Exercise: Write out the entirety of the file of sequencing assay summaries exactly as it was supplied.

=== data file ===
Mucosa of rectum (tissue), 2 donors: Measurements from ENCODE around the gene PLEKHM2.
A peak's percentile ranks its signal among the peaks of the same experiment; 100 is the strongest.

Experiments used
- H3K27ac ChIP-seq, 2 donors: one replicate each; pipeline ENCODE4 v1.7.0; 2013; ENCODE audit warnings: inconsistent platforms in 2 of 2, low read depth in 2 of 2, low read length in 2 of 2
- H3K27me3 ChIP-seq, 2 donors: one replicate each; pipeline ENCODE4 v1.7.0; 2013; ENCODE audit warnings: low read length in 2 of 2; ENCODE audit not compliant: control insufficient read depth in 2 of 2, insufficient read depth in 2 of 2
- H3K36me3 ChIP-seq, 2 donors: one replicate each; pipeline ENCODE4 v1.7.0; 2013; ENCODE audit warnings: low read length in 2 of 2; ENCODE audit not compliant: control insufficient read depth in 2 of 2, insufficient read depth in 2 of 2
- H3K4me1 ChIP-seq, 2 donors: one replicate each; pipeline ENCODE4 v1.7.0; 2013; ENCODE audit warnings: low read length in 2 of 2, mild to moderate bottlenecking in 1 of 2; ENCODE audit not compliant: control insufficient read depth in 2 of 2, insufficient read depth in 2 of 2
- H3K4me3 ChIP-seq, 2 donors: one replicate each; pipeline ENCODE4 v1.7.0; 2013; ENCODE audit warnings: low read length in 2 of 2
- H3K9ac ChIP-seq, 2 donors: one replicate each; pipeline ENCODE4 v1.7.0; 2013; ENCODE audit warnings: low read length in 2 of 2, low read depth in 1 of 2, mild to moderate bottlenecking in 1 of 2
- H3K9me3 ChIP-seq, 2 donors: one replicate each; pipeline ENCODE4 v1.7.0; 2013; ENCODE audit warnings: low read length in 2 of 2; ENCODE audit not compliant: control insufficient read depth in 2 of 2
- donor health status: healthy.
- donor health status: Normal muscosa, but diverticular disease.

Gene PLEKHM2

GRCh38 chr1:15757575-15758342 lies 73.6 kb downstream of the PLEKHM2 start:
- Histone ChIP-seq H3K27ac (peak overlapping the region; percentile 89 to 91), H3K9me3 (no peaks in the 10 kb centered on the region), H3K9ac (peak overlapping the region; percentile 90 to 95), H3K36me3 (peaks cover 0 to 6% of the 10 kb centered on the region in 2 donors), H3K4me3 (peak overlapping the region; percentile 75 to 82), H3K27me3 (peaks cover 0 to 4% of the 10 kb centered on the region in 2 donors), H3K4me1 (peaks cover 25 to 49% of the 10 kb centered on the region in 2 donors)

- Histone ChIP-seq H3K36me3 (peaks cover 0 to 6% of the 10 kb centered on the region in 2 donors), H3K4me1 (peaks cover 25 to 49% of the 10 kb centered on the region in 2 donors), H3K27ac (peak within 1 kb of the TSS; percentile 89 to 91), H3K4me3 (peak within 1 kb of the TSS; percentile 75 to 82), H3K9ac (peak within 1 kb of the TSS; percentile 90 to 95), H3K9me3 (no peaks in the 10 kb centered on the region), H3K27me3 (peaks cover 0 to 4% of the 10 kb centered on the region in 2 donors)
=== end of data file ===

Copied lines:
Mucosa of rectum (tissue), 2 donors: Measurements from ENCODE around the gene PLEKHM2.
A peak's percentile ranks its signal among the peaks of the same experiment; 100 is the strongest.

Experiments used
- H3K27ac ChIP-seq, 2 donors: one replicate each; pipeline ENCODE4 v1.7.0; 2013; ENCODE audit warnings: inconsistent platforms in 2 of 2, low read depth in 2 of 2, low read length in 2 of 2
- H3K27me3 ChIP-seq, 2 donors: one replicate each; pipeline ENCODE4 v1.7.0; 2013; ENCODE audit warnings: low read length in 2 of 2; ENCODE audit not compliant: control insufficient read depth in 2 of 2, insufficient read depth in 2 of 2
- H3K36me3 ChIP-seq, 2 donors: one replicate each; pipeline ENCODE4 v1.7.0; 2013; ENCODE audit warnings: low read length in 2 of 2; ENCODE audit not compliant: control insufficient read depth in 2 of 2, insufficient read depth in 2 of 2
- H3K4me1 ChIP-seq, 2 donors: one replicate each; pipeline ENCODE4 v1.7.0; 2013; ENCODE audit warnings: low read length in 2 of 2, mild to moderate bottlenecking in 1 of 2; ENCODE audit not compliant: control insufficient read depth in 2 of 2, insufficient read depth in 2 of 2
- H3K4me3 ChIP-seq, 2 donors: one replicate each; pipeline ENCODE4 v1.7.0; 2013; ENCODE audit warnings: low read length in 2 of 2
- H3K9ac ChIP-seq, 2 donors: one replicate each; pipeline ENCODE4 v1.7.0; 2013; ENCODE audit warnings: low read length in 2 of 2, low read depth in 1 of 2, mild to moderate bottlenecking in 1 of 2
- H3K9me3 ChIP-seq, 2 donors: one replicate each; pipeline ENCODE4 v1.7.0; 2013; ENCODE audit warnings: low read length in 2 of 2; ENCODE audit not compliant: control insufficient read depth in 2 of 2
- donor health status: healthy.
- donor health status: Normal muscosa, but diverticular disease.

Gene PLEKHM2

GRCh38 chr1:15757575-15758342 lies 73.6 kb downstream of the PLEKHM2 start:
- Histone ChIP-seq H3K27ac (peak overlapping the region; percentile 89 to 91), H3K9me3 (no peaks in the 10 kb centered on the region), H3K9ac (peak overlapping the region; percentile 90 to 95), H3K36me3 (peaks cover 0 to 6% of the 10 kb centered on the region in 2 donors), H3K4me3 (peak overlapping the region; percentile 75 to 82), H3K27me3 (peaks cover 0 to 4% of the 10 kb centered on the region in 2 donors), H3K4me1 (peaks cover 25 to 49% of the 10 kb centered on the region in 2 donors)

- Histone ChIP-seq H3K36me3 (peaks cover 0 to 6% of the 10 kb centered on the region in 2 donors), H3K4me1 (peaks cover 25 to 49% of the 10 kb centered on the region in 2 donors), H3K27ac (peak within 1 kb of the TSS; percentile 89 to 91), H3K4me3 (peak within 1 kb of the TSS; percentile 75 to 82), H3K9ac (peak within 1 kb of the TSS; percentile 90 to 95), H3K9me3 (no peaks in the 10 kb centered on the region), H3K27me3 (peaks cover 0 to 4% of the 10 kb centered on the region in 2 donors)